Physical Therapy

At Wildwood School, Physical Therapy is a related service offered to students who have delayed or atypical gross motor development. Gross motor development encompasses everyday movement skills such as changing positions, standing, walking, running, hopping, skipping or play skills such as throwing and catching a ball.

“In our role, we observe and analyze a student’s movement to determine what is happening, why it is happening, and if physical therapy services could improve their movement functioning and safety at school, ” Cheryl Nelson PT, our lead school physical therapist, says. “It is seldom one factor and it takes some detective-like work to figure it out.” 

Some key areas that physical therapists evaluate and treat include cardiovascular stamina, muscle flexibility, muscle tone, walking patterns, and posture. Bone structure or bone abnormalities also impact an individual’s movement as does a person’s unique neurology. Neurological factors like reflexes, sensory status, and coordination will all play a combined role in gross motor development and movement. 

“That’s what physical therapists do—we evaluate the physical systems including muscles, joints, the heart, lungs, and nerves then formulate a plan, or set physical therapy goals, for improvement in areas of weaknesses,”  Cheryl says.

All people need to move to complete their daily activities. For a student with a disability, movement needed to complete daily routines may be more challenging and may require a therapist to find creative ways to engage and motivate a student to participate in physically challenging tasks. 

“Sometimes students may be perceived as being lazy, but I believe in many situations they may choose not to move because it is hard for them or may not seem important,”    Diana Millspaugh  DPT,  school physical therapist, says.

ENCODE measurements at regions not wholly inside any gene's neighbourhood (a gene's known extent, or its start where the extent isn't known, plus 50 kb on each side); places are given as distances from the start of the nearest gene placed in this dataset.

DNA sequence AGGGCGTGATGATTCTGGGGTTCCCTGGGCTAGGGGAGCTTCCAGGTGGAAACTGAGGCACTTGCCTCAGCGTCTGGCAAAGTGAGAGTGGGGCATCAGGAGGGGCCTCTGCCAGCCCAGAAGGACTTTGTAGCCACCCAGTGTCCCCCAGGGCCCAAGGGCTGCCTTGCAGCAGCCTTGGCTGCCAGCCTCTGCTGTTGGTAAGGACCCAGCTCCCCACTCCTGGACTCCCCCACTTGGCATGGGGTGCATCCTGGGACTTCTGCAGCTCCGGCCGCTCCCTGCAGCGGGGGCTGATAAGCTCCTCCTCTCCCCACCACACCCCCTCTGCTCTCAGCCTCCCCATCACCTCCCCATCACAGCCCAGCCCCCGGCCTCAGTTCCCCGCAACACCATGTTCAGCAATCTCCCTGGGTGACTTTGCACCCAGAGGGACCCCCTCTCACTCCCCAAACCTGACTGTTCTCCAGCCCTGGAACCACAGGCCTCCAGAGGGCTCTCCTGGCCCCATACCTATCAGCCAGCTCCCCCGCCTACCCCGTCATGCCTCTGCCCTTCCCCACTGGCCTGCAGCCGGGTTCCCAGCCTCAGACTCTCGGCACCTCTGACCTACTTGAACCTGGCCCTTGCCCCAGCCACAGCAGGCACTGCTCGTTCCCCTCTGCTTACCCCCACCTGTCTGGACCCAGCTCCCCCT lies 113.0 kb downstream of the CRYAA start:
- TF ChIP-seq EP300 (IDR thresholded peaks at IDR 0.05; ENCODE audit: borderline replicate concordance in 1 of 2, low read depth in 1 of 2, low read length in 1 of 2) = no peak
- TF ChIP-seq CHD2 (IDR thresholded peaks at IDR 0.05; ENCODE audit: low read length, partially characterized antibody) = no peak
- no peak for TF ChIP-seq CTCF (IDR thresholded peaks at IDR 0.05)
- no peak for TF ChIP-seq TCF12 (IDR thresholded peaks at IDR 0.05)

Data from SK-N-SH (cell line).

Some students will move with atypical movement patterns that are less efficient and may impact their safety at school.  These differences can be related to a person’s physical anatomy or how the brain processes and relays information to coordinate movement.  It is in cases like this that physical therapy analysis is so important.

“At first glance some atypical movements that a student might make won’t make sense because they are capable of moving in a more efficient manner. Then, after analyzing what is happening, we may find that there is a motivation for a typical type of movement” Cheryl says. “For example, a student with typical foot strength and the ability to pick up their feet, may  drag their feet on carpet because they enjoy the sensory feedback it provides. In this example, it may not be feasible to correct the  atypical movement since the student is receiving self-reinforcement by scoffing their feet along.” 

The need for stimuli and the potential to make changes has to be considered when a physical therapy plan is constructed. Even when an individual has what appears to be the physical capacity, it doesn’t mean that the individual can make all the changes that they appear to be capable of making. 

“It isn’t just a matter of repetition and dedication. The ability to attend to a task, consideration of what motivates a student, and a student’s ability to understand why they are doing what they are doing, are all factors. For some students there are factors related to their disability that therapy will not change so instead we focus on ways to substitute or support their needs,” Diana says.

Physical therapy at school is centered on helping a student develop the physical capacity to succeed in a school setting. It is different from physical therapy that is centered on rehabilitation, or regaining physical skills that were lost due to injury or insult to the body. For example, a stroke or car accident. 

“Most of our work is what we call habilitation. It means that we focus on acquiring new skills and abilities to navigate the demands of school.  School demands include things like getting off and on a bus, carrying books or classroom supplies, walking to and from classrooms.  We have a responsibility to ensure our students are successful getting around school, from a physical perspective,” Diana says. 

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